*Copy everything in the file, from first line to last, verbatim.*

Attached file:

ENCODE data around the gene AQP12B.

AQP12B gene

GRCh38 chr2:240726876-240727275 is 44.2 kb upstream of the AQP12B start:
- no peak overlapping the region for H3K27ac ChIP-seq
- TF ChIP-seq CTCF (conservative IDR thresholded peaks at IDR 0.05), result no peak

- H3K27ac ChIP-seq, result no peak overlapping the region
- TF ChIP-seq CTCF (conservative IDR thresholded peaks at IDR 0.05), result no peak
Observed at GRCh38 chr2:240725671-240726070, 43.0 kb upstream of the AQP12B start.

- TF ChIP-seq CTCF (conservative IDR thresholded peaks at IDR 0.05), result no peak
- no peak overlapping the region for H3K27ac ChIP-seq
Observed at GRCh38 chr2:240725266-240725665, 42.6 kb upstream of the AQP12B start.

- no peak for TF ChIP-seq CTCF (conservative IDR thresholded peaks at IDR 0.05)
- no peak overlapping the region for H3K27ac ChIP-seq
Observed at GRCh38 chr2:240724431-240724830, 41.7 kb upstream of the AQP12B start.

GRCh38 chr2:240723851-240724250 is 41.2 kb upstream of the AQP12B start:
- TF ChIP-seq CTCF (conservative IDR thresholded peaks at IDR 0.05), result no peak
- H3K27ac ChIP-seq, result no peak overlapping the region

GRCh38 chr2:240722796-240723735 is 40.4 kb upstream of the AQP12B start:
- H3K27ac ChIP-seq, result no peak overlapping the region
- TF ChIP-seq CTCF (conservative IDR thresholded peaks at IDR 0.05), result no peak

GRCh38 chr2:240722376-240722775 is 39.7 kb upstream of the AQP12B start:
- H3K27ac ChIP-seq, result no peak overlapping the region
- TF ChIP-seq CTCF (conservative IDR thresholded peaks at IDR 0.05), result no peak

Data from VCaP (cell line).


ENCODE data around the gene AQP12B.

AQP12B gene

GRCh38 chr2:240726876-240727275 is 44.2 kb upstream of the AQP12B start:
- no peak overlapping the region for H3K27ac ChIP-seq
- TF ChIP-seq CTCF (conservative IDR thresholded peaks at IDR 0.05), result no peak

- H3K27ac ChIP-seq, result no peak overlapping the region
- TF ChIP-seq CTCF (conservative IDR thresholded peaks at IDR 0.05), result no peak
Observed at GRCh38 chr2:240725671-240726070, 43.0 kb upstream of the AQP12B start.

- TF ChIP-seq CTCF (conservative IDR thresholded peaks at IDR 0.05), result no peak
- no peak overlapping the region for H3K27ac ChIP-seq
Observed at GRCh38 chr2:240725266-240725665, 42.6 kb upstream of the AQP12B start.

- no peak for TF ChIP-seq CTCF (conservative IDR thresholded peaks at IDR 0.05)
- no peak overlapping the region for H3K27ac ChIP-seq
Observed at GRCh38 chr2:240724431-240724830, 41.7 kb upstream of the AQP12B start.

GRCh38 chr2:240723851-240724250 is 41.2 kb upstream of the AQP12B start:
- TF ChIP-seq CTCF (conservative IDR thresholded peaks at IDR 0.05), result no peak
- H3K27ac ChIP-seq, result no peak overlapping the region

GRCh38 chr2:240722796-240723735 is 40.4 kb upstream of the AQP12B start:
- H3K27ac ChIP-seq, result no peak overlapping the region
- TF ChIP-seq CTCF (conservative IDR thresholded peaks at IDR 0.05), result no peak

GRCh38 chr2:240722376-240722775 is 39.7 kb upstream of the AQP12B start:
- H3K27ac ChIP-seq, result no peak overlapping the region
- TF ChIP-seq CTCF (conservative IDR thresholded peaks at IDR 0.05), result no peak

Data from VCaP (cell line).